The Stakes are High for Long-Term Care Residents and Staff as Government Announces Commission
July 29, 2020
TORONTO, ON., July 29, 2020 – Noting that the “stakes are high for those who live and work in long-term care,” the Ontario Nurses’ Association (ONA) says it is vital that the voices of nurses are heard by the government-appointed commission announced today, tasked with examining what went wrong during COVID-19 in long-term care.
“Our registered nurses, registered practical nurses, nurse practitioners and health-care professionals are on the front lines, caring for our vulnerable long-term care residents,” says ONA President Vicki McKenna, RN. “We have seen dozens of inquiries and commissions examine conditions in this sector over the past several decades, and we have solutions. We are disheartened that possible recommendations the Commission makes will be non-binding, and that it will not be able to establish civil or criminal liability; however, ONA will step up and we expect to be allowed to share our experience and knowledge nonetheless.”
McKenna adds that she is relieved to see that now that the commission has been announced, its work can commence at last, though she expresses concern that the report will not be complete until next spring. Throughout the pandemic, ONA has flagged to the Ford government the need for proper protective equipment for long-term care staff, for proper staffing levels and infection control procedures to be followed, and raised the alarm about the number of staff forced to work two part-time positions in different facilities because full-time hours were not available to them. A recent informal survey of ONA members found that 66 per cent of respondents had not been offered full-time hours when told to choose to work for just one employer, despite the short staffing that plagues the industry – this is shocking and nonsensical.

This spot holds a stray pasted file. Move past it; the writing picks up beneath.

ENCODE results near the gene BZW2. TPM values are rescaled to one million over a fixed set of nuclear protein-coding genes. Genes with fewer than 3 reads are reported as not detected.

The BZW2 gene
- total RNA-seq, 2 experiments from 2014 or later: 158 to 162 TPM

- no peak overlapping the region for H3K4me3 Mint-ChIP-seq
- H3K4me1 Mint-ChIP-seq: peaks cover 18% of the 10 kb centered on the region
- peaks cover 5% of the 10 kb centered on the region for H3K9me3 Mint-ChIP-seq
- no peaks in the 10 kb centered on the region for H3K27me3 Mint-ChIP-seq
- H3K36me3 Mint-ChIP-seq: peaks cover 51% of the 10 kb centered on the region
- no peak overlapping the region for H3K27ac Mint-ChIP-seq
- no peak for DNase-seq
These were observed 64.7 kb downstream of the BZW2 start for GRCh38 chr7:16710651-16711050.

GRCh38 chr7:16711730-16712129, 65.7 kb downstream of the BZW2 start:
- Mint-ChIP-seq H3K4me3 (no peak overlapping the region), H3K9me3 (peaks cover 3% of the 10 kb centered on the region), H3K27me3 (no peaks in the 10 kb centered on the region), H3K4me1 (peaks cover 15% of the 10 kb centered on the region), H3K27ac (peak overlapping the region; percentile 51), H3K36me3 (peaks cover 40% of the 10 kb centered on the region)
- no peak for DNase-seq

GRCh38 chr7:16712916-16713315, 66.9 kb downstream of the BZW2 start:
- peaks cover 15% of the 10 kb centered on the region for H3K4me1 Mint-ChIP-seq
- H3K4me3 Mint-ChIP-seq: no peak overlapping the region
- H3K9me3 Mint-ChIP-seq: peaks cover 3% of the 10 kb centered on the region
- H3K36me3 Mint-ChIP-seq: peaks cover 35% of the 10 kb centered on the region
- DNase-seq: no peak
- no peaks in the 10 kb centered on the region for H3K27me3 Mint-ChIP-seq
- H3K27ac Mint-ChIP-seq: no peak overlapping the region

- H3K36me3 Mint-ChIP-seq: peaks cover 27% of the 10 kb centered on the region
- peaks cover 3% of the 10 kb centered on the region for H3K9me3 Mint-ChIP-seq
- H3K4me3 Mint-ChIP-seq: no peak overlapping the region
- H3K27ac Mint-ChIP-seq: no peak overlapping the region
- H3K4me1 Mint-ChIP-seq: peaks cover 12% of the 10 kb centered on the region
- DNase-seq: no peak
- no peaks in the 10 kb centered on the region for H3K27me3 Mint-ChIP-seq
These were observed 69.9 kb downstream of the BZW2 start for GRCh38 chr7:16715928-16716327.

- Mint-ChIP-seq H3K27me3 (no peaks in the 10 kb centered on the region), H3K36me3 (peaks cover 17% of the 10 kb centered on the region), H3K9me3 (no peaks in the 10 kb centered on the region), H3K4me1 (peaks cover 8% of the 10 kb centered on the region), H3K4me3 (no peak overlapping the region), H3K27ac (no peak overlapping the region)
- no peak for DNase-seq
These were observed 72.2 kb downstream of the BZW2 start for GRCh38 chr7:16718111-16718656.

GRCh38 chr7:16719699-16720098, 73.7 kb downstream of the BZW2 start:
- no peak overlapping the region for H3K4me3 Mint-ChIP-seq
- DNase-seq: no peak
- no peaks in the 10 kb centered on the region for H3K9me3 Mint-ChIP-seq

“We know that there is a direct link between RN staffing levels and quality of care, about the need for a minimum number of hours of direct care per resident per day, and about the disastrous impact of chronic understaffing on both residents and those who care for them,” says McKenna. “As we said following the Gillese report, there is no need to wait for yet another report to be written to take action and improve long-term care. ONA is ready to provide solutions to fix this sector, once and for all, and ensure that our residents are finally provided the care they deserve.”
ONA is the union representing more than 68,000 registered nurses and health-care professionals, as well as 18,000 nursing student affiliates, providing care in hospitals, long-term care facilities, public health, the community, clinics and industry.
For more information:
Sheree Bond, 416-986-8240; email@example.com